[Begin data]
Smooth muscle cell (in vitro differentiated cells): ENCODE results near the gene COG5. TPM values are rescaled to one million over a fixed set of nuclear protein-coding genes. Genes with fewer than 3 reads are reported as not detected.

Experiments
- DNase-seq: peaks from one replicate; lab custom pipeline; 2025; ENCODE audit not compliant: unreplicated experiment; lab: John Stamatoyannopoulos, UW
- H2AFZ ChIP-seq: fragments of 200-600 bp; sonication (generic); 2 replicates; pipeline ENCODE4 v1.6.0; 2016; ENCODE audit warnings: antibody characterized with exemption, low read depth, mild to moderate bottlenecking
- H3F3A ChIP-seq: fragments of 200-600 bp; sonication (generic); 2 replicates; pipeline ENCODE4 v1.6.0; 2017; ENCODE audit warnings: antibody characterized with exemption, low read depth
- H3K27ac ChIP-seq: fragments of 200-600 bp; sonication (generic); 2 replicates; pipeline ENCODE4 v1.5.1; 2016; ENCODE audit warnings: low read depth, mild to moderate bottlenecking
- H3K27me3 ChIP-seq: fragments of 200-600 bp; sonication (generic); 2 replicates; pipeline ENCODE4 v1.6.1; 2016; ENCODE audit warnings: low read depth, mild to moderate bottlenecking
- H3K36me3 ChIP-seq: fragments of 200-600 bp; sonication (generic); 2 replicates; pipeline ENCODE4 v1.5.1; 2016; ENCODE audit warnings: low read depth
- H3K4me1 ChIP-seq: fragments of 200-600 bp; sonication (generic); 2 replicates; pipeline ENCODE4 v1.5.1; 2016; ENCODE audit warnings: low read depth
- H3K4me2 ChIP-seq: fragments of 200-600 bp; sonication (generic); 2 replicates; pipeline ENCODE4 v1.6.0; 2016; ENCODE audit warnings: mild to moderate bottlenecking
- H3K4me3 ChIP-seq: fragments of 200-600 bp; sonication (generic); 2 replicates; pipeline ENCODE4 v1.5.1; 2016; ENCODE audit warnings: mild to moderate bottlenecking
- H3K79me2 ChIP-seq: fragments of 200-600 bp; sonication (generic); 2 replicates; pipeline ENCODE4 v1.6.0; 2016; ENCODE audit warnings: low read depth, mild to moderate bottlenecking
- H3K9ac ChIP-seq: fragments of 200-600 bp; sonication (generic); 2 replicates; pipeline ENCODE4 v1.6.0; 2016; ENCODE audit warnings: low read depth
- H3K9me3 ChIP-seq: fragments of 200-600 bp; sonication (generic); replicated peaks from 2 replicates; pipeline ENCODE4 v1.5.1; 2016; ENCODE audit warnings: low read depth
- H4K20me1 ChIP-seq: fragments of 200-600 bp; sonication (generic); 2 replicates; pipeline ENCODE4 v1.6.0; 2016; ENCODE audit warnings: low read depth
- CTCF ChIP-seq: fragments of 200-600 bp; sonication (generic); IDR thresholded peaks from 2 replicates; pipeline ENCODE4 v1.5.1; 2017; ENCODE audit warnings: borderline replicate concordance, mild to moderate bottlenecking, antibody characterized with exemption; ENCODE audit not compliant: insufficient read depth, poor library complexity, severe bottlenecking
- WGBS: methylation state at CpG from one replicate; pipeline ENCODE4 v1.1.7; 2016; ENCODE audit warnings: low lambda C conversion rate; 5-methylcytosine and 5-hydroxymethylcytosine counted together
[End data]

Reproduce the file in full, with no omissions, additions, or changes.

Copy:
Smooth muscle cell (in vitro differentiated cells): ENCODE results near the gene COG5. TPM values are rescaled to one million over a fixed set of nuclear protein-coding genes. Genes with fewer than 3 reads are reported as not detected.

Experiments
- DNase-seq: peaks from one replicate; lab custom pipeline; 2025; ENCODE audit not compliant: unreplicated experiment; lab: John Stamatoyannopoulos, UW
- H2AFZ ChIP-seq: fragments of 200-600 bp; sonication (generic); 2 replicates; pipeline ENCODE4 v1.6.0; 2016; ENCODE audit warnings: antibody characterized with exemption, low read depth, mild to moderate bottlenecking
- H3F3A ChIP-seq: fragments of 200-600 bp; sonication (generic); 2 replicates; pipeline ENCODE4 v1.6.0; 2017; ENCODE audit warnings: antibody characterized with exemption, low read depth
- H3K27ac ChIP-seq: fragments of 200-600 bp; sonication (generic); 2 replicates; pipeline ENCODE4 v1.5.1; 2016; ENCODE audit warnings: low read depth, mild to moderate bottlenecking
- H3K27me3 ChIP-seq: fragments of 200-600 bp; sonication (generic); 2 replicates; pipeline ENCODE4 v1.6.1; 2016; ENCODE audit warnings: low read depth, mild to moderate bottlenecking
- H3K36me3 ChIP-seq: fragments of 200-600 bp; sonication (generic); 2 replicates; pipeline ENCODE4 v1.5.1; 2016; ENCODE audit warnings: low read depth
- H3K4me1 ChIP-seq: fragments of 200-600 bp; sonication (generic); 2 replicates; pipeline ENCODE4 v1.5.1; 2016; ENCODE audit warnings: low read depth
- H3K4me2 ChIP-seq: fragments of 200-600 bp; sonication (generic); 2 replicates; pipeline ENCODE4 v1.6.0; 2016; ENCODE audit warnings: mild to moderate bottlenecking
- H3K4me3 ChIP-seq: fragments of 200-600 bp; sonication (generic); 2 replicates; pipeline ENCODE4 v1.5.1; 2016; ENCODE audit warnings: mild to moderate bottlenecking
- H3K79me2 ChIP-seq: fragments of 200-600 bp; sonication (generic); 2 replicates; pipeline ENCODE4 v1.6.0; 2016; ENCODE audit warnings: low read depth, mild to moderate bottlenecking
- H3K9ac ChIP-seq: fragments of 200-600 bp; sonication (generic); 2 replicates; pipeline ENCODE4 v1.6.0; 2016; ENCODE audit warnings: low read depth
- H3K9me3 ChIP-seq: fragments of 200-600 bp; sonication (generic); replicated peaks from 2 replicates; pipeline ENCODE4 v1.5.1; 2016; ENCODE audit warnings: low read depth
- H4K20me1 ChIP-seq: fragments of 200-600 bp; sonication (generic); 2 replicates; pipeline ENCODE4 v1.6.0; 2016; ENCODE audit warnings: low read depth
- CTCF ChIP-seq: fragments of 200-600 bp; sonication (generic); IDR thresholded peaks from 2 replicates; pipeline ENCODE4 v1.5.1; 2017; ENCODE audit warnings: borderline replicate concordance, mild to moderate bottlenecking, antibody characterized with exemption; ENCODE audit not compliant: insufficient read depth, poor library complexity, severe bottlenecking
- WGBS: methylation state at CpG from one replicate; pipeline ENCODE4 v1.1.7; 2016; ENCODE audit warnings: low lambda C conversion rate; 5-methylcytosine and 5-hydroxymethylcytosine counted together